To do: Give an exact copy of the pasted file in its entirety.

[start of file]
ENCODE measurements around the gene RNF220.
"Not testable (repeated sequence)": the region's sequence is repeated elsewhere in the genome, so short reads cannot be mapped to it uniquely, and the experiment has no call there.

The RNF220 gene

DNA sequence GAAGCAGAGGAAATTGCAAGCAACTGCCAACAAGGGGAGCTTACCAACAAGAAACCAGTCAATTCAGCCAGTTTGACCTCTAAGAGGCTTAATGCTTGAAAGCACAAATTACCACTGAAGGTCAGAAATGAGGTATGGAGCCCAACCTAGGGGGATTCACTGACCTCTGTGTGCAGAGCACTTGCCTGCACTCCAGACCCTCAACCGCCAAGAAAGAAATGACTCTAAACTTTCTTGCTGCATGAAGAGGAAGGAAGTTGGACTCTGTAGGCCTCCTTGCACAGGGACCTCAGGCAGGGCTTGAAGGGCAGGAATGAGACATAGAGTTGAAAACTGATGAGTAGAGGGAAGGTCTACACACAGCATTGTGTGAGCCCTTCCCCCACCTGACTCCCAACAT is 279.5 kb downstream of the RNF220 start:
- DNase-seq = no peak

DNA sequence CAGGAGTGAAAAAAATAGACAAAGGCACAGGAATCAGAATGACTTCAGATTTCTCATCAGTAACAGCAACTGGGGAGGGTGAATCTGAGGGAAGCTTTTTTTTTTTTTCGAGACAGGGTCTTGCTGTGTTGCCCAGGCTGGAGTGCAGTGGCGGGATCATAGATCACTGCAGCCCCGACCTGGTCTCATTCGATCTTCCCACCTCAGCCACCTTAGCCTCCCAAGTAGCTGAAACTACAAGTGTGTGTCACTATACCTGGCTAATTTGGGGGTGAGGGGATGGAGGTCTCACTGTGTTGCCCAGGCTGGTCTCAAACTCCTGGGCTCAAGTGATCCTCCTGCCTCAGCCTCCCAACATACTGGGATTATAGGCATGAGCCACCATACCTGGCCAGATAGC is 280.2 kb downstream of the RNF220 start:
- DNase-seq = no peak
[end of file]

ENCODE measurements around the gene RNF220.
"Not testable (repeated sequence)": the region's sequence is repeated elsewhere in the genome, so short reads cannot be mapped to it uniquely, and the experiment has no call there.

The RNF220 gene

DNA sequence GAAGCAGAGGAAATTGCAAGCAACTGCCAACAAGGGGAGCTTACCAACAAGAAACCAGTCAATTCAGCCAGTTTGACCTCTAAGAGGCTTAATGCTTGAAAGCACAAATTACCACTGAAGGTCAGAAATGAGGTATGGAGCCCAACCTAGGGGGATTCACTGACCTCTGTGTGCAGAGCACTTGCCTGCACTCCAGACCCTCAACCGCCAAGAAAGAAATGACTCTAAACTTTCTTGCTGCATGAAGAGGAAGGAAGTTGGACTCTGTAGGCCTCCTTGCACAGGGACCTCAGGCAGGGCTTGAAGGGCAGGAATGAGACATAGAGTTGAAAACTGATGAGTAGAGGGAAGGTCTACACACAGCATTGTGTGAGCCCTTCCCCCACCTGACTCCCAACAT is 279.5 kb downstream of the RNF220 start:
- DNase-seq = no peak

DNA sequence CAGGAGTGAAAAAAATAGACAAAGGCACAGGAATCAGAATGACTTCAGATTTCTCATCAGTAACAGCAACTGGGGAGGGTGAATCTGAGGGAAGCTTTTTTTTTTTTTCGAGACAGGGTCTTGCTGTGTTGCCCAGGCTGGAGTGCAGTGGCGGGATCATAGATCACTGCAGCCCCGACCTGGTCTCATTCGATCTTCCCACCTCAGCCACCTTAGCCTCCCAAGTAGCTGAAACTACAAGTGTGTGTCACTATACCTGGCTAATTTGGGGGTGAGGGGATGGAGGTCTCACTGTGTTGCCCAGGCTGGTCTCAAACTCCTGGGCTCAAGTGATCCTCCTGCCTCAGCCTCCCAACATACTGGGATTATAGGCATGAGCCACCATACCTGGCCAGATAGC is 280.2 kb downstream of the RNF220 start:
- DNase-seq = no peak